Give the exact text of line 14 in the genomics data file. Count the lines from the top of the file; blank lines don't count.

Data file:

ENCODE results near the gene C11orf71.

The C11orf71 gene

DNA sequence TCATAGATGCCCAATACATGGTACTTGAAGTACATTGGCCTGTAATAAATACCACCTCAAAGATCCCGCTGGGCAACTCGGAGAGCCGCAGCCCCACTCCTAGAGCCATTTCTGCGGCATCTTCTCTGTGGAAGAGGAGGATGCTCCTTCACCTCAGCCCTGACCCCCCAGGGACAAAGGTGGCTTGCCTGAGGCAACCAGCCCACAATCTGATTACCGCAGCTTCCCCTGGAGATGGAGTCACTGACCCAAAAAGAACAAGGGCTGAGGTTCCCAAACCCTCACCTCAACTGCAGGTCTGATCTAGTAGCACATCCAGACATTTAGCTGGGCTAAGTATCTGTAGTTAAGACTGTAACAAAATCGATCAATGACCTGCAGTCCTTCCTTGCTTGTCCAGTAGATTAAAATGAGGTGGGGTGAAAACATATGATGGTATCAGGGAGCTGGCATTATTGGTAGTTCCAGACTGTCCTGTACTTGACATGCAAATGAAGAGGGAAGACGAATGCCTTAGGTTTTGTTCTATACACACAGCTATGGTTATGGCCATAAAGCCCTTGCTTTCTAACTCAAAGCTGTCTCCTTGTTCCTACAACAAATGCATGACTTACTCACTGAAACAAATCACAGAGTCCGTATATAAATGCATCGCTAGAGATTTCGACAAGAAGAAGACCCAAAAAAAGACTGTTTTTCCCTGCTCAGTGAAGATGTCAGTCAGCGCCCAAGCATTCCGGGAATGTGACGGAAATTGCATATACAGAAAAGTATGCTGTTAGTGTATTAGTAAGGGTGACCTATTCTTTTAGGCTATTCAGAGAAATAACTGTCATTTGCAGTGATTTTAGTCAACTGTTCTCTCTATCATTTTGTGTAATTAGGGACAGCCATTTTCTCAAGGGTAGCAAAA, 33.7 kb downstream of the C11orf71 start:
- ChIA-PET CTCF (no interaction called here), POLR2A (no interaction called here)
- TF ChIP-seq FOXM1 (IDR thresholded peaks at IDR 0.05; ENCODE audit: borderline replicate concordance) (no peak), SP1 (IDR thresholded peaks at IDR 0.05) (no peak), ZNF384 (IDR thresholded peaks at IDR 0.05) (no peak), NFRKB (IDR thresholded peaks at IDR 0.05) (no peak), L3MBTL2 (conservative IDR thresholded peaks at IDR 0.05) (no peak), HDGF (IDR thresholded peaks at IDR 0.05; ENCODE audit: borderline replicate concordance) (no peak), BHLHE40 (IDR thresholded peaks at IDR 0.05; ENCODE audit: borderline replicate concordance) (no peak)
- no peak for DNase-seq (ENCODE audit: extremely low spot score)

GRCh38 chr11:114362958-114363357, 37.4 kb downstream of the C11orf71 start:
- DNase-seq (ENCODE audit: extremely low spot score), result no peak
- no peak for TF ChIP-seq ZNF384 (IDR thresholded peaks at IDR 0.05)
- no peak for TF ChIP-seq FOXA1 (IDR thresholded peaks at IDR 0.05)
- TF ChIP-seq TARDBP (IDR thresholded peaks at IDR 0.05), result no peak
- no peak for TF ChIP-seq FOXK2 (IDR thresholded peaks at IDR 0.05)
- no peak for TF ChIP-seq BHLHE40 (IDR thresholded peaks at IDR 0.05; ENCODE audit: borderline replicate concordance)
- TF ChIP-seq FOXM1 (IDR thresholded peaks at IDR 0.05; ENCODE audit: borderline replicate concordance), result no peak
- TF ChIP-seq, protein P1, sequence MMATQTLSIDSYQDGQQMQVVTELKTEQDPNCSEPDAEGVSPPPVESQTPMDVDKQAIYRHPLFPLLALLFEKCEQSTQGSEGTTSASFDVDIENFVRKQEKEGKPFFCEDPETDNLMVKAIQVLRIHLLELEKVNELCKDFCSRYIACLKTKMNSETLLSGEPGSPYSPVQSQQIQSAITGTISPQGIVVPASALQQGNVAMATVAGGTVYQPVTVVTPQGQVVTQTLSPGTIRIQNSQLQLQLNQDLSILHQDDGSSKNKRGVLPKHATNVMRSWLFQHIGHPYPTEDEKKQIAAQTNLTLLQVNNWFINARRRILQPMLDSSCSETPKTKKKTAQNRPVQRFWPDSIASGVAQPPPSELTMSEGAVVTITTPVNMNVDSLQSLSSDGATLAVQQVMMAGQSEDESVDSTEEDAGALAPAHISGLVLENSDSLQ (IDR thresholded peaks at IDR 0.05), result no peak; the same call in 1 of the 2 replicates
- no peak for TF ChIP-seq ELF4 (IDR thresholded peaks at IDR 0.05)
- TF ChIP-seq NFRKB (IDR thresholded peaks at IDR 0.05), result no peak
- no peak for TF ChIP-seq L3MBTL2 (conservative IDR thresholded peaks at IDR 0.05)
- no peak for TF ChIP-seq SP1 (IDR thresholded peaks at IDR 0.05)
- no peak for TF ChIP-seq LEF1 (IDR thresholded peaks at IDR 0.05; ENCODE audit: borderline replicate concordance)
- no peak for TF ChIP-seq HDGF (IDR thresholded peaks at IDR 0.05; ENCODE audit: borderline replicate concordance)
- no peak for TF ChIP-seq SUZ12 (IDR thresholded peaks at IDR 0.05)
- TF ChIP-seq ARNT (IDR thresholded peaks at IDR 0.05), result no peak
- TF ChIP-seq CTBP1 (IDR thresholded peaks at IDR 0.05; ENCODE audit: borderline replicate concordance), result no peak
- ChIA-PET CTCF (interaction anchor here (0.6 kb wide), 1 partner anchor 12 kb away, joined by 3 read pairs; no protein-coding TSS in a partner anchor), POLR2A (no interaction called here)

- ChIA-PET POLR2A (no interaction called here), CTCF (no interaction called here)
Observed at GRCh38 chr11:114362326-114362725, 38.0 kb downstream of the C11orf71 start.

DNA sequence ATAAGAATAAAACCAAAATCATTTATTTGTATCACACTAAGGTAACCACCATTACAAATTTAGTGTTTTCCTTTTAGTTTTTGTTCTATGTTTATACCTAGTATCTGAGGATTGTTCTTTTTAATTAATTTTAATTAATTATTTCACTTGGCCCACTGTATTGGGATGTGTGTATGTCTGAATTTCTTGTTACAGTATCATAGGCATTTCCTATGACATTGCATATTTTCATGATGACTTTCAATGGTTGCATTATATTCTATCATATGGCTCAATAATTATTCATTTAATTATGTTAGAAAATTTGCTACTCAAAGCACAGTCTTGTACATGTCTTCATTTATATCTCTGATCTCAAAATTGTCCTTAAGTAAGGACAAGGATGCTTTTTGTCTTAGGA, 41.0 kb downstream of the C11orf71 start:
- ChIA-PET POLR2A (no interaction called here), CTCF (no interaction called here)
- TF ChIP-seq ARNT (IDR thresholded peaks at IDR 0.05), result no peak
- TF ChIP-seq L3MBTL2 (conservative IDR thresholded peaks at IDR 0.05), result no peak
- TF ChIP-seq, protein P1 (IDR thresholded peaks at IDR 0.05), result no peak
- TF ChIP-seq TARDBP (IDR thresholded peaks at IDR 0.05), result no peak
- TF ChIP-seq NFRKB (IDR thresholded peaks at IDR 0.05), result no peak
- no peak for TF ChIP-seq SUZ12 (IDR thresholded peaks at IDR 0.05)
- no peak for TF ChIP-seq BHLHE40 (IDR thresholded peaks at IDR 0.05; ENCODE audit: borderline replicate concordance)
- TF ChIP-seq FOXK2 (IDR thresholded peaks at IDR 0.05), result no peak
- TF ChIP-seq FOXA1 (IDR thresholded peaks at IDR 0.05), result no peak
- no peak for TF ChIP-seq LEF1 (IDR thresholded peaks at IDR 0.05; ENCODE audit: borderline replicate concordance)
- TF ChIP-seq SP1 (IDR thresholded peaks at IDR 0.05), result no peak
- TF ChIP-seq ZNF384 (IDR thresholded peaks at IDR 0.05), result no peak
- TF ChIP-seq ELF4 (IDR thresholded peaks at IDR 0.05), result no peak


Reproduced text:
- TF ChIP-seq FOXM1 (IDR thresholded peaks at IDR 0.05; ENCODE audit: borderline replicate concordance), result no peak